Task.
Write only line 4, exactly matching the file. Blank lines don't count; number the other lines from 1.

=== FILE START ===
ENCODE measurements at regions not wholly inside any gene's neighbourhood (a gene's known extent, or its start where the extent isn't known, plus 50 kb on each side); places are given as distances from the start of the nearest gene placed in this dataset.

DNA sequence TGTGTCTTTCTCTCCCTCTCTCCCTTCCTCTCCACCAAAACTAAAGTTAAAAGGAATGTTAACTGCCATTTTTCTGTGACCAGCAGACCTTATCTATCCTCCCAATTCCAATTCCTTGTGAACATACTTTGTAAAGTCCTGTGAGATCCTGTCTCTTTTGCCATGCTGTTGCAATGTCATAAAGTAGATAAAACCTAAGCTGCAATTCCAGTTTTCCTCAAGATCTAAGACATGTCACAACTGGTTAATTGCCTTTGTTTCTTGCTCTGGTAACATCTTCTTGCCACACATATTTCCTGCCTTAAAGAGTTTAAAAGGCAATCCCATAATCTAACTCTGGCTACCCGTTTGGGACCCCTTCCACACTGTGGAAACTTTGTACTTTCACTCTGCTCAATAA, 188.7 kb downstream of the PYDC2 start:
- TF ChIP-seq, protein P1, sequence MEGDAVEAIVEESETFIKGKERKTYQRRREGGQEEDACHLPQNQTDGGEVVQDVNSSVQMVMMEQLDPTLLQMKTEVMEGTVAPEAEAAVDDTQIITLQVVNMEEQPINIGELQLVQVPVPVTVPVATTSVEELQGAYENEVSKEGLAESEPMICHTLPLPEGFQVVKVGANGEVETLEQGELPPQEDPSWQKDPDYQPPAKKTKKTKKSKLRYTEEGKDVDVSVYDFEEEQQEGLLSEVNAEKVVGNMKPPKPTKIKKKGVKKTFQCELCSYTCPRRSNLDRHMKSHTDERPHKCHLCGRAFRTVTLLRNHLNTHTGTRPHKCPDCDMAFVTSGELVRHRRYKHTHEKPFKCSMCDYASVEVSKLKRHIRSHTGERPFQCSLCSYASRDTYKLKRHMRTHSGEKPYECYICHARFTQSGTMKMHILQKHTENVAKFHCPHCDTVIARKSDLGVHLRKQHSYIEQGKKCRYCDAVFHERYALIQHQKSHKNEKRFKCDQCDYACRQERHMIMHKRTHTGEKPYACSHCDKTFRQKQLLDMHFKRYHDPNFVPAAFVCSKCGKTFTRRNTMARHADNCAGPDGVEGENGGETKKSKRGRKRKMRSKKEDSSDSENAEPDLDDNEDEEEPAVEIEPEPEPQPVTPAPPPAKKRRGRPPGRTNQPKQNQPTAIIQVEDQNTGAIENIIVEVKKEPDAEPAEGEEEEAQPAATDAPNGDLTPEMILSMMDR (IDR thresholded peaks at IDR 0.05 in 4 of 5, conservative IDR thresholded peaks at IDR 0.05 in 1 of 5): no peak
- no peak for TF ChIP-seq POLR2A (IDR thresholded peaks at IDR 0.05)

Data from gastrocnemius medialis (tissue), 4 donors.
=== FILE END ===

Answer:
- no peak for TF ChIP-seq POLR2A (IDR thresholded peaks at IDR 0.05)